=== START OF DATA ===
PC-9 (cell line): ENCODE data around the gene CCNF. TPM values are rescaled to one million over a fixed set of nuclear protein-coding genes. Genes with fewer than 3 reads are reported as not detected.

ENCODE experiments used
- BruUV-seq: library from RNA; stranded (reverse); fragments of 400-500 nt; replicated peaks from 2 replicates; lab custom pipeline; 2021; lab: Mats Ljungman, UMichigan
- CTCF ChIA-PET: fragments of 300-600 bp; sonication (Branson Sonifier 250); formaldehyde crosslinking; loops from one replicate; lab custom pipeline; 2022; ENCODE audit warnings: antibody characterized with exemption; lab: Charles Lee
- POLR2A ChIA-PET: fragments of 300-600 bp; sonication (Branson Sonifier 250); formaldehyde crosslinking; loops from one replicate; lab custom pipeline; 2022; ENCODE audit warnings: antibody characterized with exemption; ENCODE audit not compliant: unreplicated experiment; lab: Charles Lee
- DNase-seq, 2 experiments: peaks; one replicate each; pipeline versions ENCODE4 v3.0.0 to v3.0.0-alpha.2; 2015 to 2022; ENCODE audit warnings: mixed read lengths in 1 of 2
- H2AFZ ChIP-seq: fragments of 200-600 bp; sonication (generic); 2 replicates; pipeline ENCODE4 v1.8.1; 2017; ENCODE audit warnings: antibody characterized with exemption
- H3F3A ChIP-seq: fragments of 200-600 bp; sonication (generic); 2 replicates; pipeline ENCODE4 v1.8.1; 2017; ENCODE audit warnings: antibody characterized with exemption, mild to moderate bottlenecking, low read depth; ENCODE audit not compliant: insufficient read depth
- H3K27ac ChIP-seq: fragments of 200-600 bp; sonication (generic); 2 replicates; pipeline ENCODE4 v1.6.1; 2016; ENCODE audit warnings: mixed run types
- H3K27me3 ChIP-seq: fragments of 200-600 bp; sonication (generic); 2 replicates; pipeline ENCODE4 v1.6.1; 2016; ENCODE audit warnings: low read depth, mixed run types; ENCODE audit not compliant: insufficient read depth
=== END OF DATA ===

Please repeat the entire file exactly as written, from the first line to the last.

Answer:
PC-9 (cell line): ENCODE data around the gene CCNF. TPM values are rescaled to one million over a fixed set of nuclear protein-coding genes. Genes with fewer than 3 reads are reported as not detected.

ENCODE experiments used
- BruUV-seq: library from RNA; stranded (reverse); fragments of 400-500 nt; replicated peaks from 2 replicates; lab custom pipeline; 2021; lab: Mats Ljungman, UMichigan
- CTCF ChIA-PET: fragments of 300-600 bp; sonication (Branson Sonifier 250); formaldehyde crosslinking; loops from one replicate; lab custom pipeline; 2022; ENCODE audit warnings: antibody characterized with exemption; lab: Charles Lee
- POLR2A ChIA-PET: fragments of 300-600 bp; sonication (Branson Sonifier 250); formaldehyde crosslinking; loops from one replicate; lab custom pipeline; 2022; ENCODE audit warnings: antibody characterized with exemption; ENCODE audit not compliant: unreplicated experiment; lab: Charles Lee
- DNase-seq, 2 experiments: peaks; one replicate each; pipeline versions ENCODE4 v3.0.0 to v3.0.0-alpha.2; 2015 to 2022; ENCODE audit warnings: mixed read lengths in 1 of 2
- H2AFZ ChIP-seq: fragments of 200-600 bp; sonication (generic); 2 replicates; pipeline ENCODE4 v1.8.1; 2017; ENCODE audit warnings: antibody characterized with exemption
- H3F3A ChIP-seq: fragments of 200-600 bp; sonication (generic); 2 replicates; pipeline ENCODE4 v1.8.1; 2017; ENCODE audit warnings: antibody characterized with exemption, mild to moderate bottlenecking, low read depth; ENCODE audit not compliant: insufficient read depth
- H3K27ac ChIP-seq: fragments of 200-600 bp; sonication (generic); 2 replicates; pipeline ENCODE4 v1.6.1; 2016; ENCODE audit warnings: mixed run types
- H3K27me3 ChIP-seq: fragments of 200-600 bp; sonication (generic); 2 replicates; pipeline ENCODE4 v1.6.1; 2016; ENCODE audit warnings: low read depth, mixed run types; ENCODE audit not compliant: insufficient read depth